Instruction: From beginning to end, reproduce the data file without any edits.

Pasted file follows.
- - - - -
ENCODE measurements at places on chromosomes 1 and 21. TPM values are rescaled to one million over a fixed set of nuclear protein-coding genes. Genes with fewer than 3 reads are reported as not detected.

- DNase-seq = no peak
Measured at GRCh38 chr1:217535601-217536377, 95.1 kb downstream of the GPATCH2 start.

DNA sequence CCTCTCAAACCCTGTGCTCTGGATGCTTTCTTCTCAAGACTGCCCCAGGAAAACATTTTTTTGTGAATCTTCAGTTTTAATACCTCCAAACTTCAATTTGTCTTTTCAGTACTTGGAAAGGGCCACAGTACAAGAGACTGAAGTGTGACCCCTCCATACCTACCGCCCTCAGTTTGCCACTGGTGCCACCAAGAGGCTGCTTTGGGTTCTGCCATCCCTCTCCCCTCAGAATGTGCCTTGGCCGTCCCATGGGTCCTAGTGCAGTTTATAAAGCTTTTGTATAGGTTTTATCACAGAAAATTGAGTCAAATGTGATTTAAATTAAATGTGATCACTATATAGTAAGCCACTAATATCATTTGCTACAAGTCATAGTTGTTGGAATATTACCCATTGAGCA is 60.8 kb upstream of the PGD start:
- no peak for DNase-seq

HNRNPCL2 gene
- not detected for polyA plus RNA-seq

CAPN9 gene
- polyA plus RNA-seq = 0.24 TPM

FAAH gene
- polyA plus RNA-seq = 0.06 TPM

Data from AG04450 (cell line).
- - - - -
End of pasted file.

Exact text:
ENCODE measurements at places on chromosomes 1 and 21. TPM values are rescaled to one million over a fixed set of nuclear protein-coding genes. Genes with fewer than 3 reads are reported as not detected.

- DNase-seq = no peak
Measured at GRCh38 chr1:217535601-217536377, 95.1 kb downstream of the GPATCH2 start.

DNA sequence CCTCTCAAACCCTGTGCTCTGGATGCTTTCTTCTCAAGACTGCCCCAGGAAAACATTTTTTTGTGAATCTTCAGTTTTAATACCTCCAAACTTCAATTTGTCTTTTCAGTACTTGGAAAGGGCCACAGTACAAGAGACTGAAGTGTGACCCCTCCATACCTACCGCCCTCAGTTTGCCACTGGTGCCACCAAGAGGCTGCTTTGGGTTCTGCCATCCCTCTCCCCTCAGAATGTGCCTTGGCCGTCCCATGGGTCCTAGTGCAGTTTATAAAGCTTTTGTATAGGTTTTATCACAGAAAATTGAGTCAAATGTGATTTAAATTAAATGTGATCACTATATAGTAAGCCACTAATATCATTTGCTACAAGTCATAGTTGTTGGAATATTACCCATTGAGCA is 60.8 kb upstream of the PGD start:
- no peak for DNase-seq

HNRNPCL2 gene
- not detected for polyA plus RNA-seq

CAPN9 gene
- polyA plus RNA-seq = 0.24 TPM

FAAH gene
- polyA plus RNA-seq = 0.06 TPM

Data from AG04450 (cell line).